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The orange tree, where it came from and how it got here

Roger Boddaert

Special to the Village News

With your morning paper, let’s unpeel the orange fruit’s history over a glass of breakfast O.J. and its global travels.

History tells us that the original fossil of the sour orange dates back millions of years ago to China with the wild species and does not resemble anything like today’s round, brightly colored orange fruit.

Fast forward to the 11th century, and the orange traveled throughout the Arab world to Persia, Egypt, Palestine, North Africa, and beyond. The word “orange” derives from the Sanskrit word naranga and, as it moved north into Europe, it is said that it took on the Old French word orenge.

The sweet orange eventually reached Europe through commercial trade routes, by land and by seafaring sailing ships. Christopher Columbus took some orange seeds in one of his adventures to the New World and planted thorn in the isle of Haiti.

On these long Atlantic crossings, the orange fruit became part of the food supplies and were used to ward off scurvy for its sailors. When the missionaries were developing the missions throughout California, one of the first citrus orchards was planted at the San Gabriel Mission east of Los Angeles around the early 1800s.

In these early years, citrus trees were planted around most of the missions from San Diego to San Jose, and the citrus orchards began to enter the central area of the Los Angeles basin en masse.

In 1870, the U.S.D.A. introduced the navel orange which instantly gained popularity with the public with its nutritional value and its delicious flavor.

The citrus industry expanded quickly and, by 1875, over 2 million trees sprung up on large rural ranches from San Bernardino, Riverside, and San Diego counties and grew abundantly in that mild Mediterranean climate.

Enter now the lemon and grapefruit tree industry which started around 1900, and over 800,000 trees were producing these subtropical fruits to feed the booming populace.

The citrus industry was proliferating, and more acreage was planted in the San Joaquin Valley to meet the demand, and California became known as the citrus empire.

Other citrus crops entered with hybrids and named cultivars along with kumquats, limes, pomelos, tangerines, tangelo, and blood oranges, all grown in California.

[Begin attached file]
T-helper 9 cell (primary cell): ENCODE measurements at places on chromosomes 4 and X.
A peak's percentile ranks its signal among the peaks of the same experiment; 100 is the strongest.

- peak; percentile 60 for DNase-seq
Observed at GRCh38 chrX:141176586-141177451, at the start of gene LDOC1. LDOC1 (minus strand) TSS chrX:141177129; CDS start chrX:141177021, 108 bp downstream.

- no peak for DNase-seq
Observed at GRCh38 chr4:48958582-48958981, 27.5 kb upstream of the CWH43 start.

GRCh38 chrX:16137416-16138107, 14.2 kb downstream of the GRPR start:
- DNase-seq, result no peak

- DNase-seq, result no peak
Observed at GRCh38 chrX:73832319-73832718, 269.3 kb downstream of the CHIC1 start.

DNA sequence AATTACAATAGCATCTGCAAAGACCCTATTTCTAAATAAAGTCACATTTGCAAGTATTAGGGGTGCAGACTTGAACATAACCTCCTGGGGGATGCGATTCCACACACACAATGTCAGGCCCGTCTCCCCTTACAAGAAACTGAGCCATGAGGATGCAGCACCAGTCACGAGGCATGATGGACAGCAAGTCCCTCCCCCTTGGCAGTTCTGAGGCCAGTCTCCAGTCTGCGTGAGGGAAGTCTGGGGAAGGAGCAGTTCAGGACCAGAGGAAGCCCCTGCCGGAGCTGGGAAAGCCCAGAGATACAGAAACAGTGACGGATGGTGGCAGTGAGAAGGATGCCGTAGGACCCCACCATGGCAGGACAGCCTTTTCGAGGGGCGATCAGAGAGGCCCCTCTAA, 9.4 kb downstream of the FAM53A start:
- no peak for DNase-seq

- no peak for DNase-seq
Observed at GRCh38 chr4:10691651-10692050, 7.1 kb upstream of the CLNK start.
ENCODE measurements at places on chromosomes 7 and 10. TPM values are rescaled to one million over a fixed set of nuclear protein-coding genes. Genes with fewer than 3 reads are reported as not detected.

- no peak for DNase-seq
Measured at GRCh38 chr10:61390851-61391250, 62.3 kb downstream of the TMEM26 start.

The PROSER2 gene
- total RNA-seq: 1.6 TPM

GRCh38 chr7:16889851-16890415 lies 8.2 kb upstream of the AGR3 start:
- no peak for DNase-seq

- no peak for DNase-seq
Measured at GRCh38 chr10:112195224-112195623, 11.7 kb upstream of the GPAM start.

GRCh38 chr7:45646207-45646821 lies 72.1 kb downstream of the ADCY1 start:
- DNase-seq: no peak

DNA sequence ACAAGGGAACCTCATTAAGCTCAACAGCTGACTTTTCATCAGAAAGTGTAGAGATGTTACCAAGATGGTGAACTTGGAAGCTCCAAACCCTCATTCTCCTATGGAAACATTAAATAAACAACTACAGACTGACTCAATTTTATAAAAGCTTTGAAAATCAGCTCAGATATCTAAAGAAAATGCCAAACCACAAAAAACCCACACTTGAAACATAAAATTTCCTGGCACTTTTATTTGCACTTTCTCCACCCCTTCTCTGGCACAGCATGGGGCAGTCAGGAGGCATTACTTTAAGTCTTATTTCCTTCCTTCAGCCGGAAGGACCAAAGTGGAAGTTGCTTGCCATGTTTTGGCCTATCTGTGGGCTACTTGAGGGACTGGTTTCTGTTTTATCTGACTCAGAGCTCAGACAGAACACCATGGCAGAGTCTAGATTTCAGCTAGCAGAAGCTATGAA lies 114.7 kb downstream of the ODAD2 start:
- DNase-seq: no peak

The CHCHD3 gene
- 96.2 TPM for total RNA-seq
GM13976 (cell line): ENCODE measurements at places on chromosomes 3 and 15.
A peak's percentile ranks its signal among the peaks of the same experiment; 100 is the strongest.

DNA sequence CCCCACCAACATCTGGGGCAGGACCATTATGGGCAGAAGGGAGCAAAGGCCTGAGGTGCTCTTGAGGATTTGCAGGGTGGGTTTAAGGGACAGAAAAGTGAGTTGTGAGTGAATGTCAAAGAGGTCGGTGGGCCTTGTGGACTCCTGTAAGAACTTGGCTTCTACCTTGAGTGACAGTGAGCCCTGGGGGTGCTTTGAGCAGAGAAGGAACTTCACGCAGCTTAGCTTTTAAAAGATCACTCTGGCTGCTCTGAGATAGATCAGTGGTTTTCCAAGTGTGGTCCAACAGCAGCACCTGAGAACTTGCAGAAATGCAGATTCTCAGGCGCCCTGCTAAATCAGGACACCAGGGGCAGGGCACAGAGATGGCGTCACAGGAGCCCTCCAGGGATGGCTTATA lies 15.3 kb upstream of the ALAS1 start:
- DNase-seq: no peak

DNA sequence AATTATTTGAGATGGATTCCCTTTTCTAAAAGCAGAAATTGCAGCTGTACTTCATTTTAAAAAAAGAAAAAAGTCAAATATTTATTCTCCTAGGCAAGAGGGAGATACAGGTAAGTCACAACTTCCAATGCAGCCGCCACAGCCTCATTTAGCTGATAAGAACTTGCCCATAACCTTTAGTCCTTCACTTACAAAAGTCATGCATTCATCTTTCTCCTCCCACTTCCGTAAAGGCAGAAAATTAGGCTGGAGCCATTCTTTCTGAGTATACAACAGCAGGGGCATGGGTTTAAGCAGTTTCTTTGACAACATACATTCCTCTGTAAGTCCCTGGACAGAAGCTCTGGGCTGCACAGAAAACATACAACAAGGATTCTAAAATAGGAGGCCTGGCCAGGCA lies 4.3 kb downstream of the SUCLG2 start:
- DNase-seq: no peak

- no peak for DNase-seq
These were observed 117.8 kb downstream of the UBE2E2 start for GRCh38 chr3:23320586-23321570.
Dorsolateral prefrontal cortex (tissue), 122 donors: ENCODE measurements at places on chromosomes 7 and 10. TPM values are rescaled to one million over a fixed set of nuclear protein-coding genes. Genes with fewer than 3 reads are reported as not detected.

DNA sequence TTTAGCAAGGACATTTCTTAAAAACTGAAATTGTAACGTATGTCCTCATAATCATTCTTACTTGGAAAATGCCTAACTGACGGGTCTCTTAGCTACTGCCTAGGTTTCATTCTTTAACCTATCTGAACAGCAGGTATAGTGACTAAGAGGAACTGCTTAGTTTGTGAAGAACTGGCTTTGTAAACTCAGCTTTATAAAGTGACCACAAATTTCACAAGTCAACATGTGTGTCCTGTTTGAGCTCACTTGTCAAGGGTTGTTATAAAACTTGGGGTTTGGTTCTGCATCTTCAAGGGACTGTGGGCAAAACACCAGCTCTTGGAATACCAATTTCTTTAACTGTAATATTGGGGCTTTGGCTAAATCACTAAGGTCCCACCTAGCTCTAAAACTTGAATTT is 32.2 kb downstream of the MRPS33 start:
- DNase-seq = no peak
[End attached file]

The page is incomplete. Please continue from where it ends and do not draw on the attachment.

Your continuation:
Oranges are mainly produced for fresh consumption in California, led by the Valencia orange as a summer fruit and the navel orange as a winter fruit, but the two sometimes overlap within the spring seasons, pending climatic conditions.

In the late 1800s, the transcontinental railway system was completed with the advent of refrigerated train shipping boxcars, and now the citrus industry had a boost to transport the citrus fruits to the East Coast, and an expanding marketplace exploded with new frontiers all year long, weather pending.

Florida has been known as the orange juice state, with the bulk of its trees used for fresh and concentrated juice.

The citrus industry was growing with leaps and bounds, and the growers needed to form a farmer's cooperative, and the Sunkist Exchange was created to help market the fruits throughout the country, which proved very successful.

Today the large ranches are gone, and patches of citrus trees dot the remaining landscape in isolated pockets throughout the state. But one local remaining citrus growing area is just east of Fallbrook out towards Pauma Valley and it is a site to behold, whether to smell the orange flower’s fragrance in spring or the orange fruit hanging on the trees.

At the University of Riverside, scientists are working diligently with over 1,000 different varieties of citrus in their germplasm collection, looking for ways to improve and preserve new strains for the woad, love of the orange.

One highlight of past Christmas memories was having an orange fruit tucked in my stocking hung on the mantel, and I found It fascinating how Santa included that little orange fruit with other trinkets of holiday joy. And to this day, that holiday tradition continues in my grandkid’s stockings.

I remember taking the Sunday drive with Mom and Dad out on Route 66 to Riverside to smell the orange blossoms in springtime. The Orange Julius roadside stands were dotted on those excursions to enjoy a cold, frothy citrus drink and read the Burma Shave signs in the olden days.

So, when you’re enjoying today’s oranges, give thanks to their travels and how they shaped the California landscape of years gone by.

Roger Boddaert, The Tree Man of Fallbrook, can be reached at 760-728-4297.


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